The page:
Virtuoso Trumpet Concertos
Heinrich Biber’s son, carl, wrote a number of works for the cathedral’s trumpeters, including the 3-movement sonata on this recording and the Sonata Paschalis, both of which feature a solo trumpet with the unusual but flexible accompaniment of 4 ripieno trumpets, violins, continuo and timpani. A variety of textures is therefore available to Biber, and while he uses trumpets to reinforce the strings in the Sonata Paschalis, they contrast with them in the polychoral opening of the three-movement sonata. This then contrasts with the second movement, a trio sonata for trumpet, solo violin and continuo, and with the concertino style adopted in the third. The remaining sonata on this recording dates from 1744, the year after Biber’s appointment as Domkapellmeister, and is a one movement work scored for two choirs of four trumpets and timpani, and another choir of violins and continuo. The result is an exciting and virtuoso piece in the old fashioned polychoral style which had been introduced by composers at St Marks, Venice, in the late 16th Century.
The programme is framed by bravura works of Carl Heinrich Biber who also provides a centrepiece, a Sonata Paschalis with a resplendent regal flavour. These pieces include timpani and, with the help of the resonant acoustics of Watford Town Hall, the result brings an element of spectacle, even though the group of instruments is not large.
Both the Molter and the Michael Haydn concertos explore the solo instrument's extreme upper tessitura and essay an atmosphere of cliff-hanging tension, but John Wallace's technique is more than equal to the histrionics and high lyrical lines. In fact, his manner in the Molter is agreeably relaxed, helped by the elegant and buoyant accompaniment provided by Simon Wright and the Philharmonia Orchestra. Leopold Mozart's Concerto is taxing too, but rewarding for both player and listener. Of the two Mozart divertimentos which exist in a manuscript in Leopold's handwriting, K187 is known to be spurious. They are each collections of brief miniatures, with K 187 offering eight within its nine-and-a-half minute span and the shorter K188 five. The flutes in the scoring bring a mellifluous contrast. (Fasch's Concerto offers yet more diversity of colour by featuring the oboe d'amore in a subsidiary role.) But it is doubtful whether Wolfgang really had a great deal to do with this music (written about 1773) which in the case of K 187 includes borrowings from Gluck's opera Paride edElena.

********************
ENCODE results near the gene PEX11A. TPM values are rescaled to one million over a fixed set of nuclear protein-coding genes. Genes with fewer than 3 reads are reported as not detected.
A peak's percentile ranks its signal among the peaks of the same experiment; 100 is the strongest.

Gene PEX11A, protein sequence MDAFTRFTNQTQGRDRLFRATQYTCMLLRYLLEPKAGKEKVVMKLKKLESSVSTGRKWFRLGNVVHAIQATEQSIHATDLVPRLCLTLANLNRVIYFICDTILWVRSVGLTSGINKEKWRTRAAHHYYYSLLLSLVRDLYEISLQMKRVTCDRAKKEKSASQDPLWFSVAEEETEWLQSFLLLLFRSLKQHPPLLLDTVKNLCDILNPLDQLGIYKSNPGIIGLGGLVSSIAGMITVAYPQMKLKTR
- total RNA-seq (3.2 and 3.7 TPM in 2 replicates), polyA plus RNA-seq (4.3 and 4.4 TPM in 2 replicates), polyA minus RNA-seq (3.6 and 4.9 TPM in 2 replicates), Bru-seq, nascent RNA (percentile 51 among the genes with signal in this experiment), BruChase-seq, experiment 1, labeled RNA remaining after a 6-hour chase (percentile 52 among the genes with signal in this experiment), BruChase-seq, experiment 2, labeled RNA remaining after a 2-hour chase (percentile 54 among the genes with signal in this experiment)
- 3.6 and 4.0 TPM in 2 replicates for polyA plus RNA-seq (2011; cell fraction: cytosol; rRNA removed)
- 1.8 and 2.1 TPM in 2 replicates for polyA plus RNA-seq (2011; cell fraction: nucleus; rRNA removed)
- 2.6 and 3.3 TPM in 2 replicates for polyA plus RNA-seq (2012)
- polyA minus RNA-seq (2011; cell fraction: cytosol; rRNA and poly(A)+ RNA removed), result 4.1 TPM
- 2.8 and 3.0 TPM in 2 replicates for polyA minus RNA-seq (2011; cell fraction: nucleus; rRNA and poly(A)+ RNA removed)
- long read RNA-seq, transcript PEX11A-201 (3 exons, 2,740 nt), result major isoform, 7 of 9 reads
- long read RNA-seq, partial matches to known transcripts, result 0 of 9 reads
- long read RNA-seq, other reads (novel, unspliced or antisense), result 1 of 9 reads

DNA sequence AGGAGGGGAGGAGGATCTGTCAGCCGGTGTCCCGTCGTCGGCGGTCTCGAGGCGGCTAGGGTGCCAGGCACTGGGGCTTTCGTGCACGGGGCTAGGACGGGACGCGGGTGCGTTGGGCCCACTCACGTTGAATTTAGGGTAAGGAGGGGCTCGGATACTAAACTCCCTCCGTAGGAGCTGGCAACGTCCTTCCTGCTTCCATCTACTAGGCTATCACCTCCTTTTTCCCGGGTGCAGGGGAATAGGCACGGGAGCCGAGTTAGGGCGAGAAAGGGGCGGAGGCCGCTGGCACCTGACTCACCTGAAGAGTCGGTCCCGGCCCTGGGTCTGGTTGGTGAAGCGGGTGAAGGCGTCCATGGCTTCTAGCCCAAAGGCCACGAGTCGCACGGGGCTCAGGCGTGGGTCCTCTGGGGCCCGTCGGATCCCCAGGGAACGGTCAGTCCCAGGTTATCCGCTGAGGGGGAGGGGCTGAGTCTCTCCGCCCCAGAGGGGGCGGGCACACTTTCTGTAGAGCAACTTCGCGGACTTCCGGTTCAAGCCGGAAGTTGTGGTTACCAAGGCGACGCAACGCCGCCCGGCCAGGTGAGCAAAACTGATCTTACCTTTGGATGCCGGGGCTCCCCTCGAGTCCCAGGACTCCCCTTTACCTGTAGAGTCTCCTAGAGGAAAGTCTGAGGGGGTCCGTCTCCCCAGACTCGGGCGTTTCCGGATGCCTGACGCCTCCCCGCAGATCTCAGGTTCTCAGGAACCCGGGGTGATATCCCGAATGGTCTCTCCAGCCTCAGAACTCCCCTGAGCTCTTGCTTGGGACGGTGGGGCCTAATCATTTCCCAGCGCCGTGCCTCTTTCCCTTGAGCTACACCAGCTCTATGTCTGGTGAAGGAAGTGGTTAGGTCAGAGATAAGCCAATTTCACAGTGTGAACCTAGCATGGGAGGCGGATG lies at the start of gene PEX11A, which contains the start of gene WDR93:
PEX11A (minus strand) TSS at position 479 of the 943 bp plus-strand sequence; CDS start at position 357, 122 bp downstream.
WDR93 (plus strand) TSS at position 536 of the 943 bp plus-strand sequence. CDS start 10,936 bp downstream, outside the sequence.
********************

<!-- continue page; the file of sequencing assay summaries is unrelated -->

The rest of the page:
Altogether this makes a well varied and enjoyable programme with John Wallace triumphantly overcoming all technical obstacles and communicating his enjoyment of often rather slight music so that the listener's attention is readily held. The recording's reverberation does not prevent a realistic focus and the sound has plenty of orchestral body with the gleaming trumpet timbre dominating as it should.
1. M. Gramopgone.net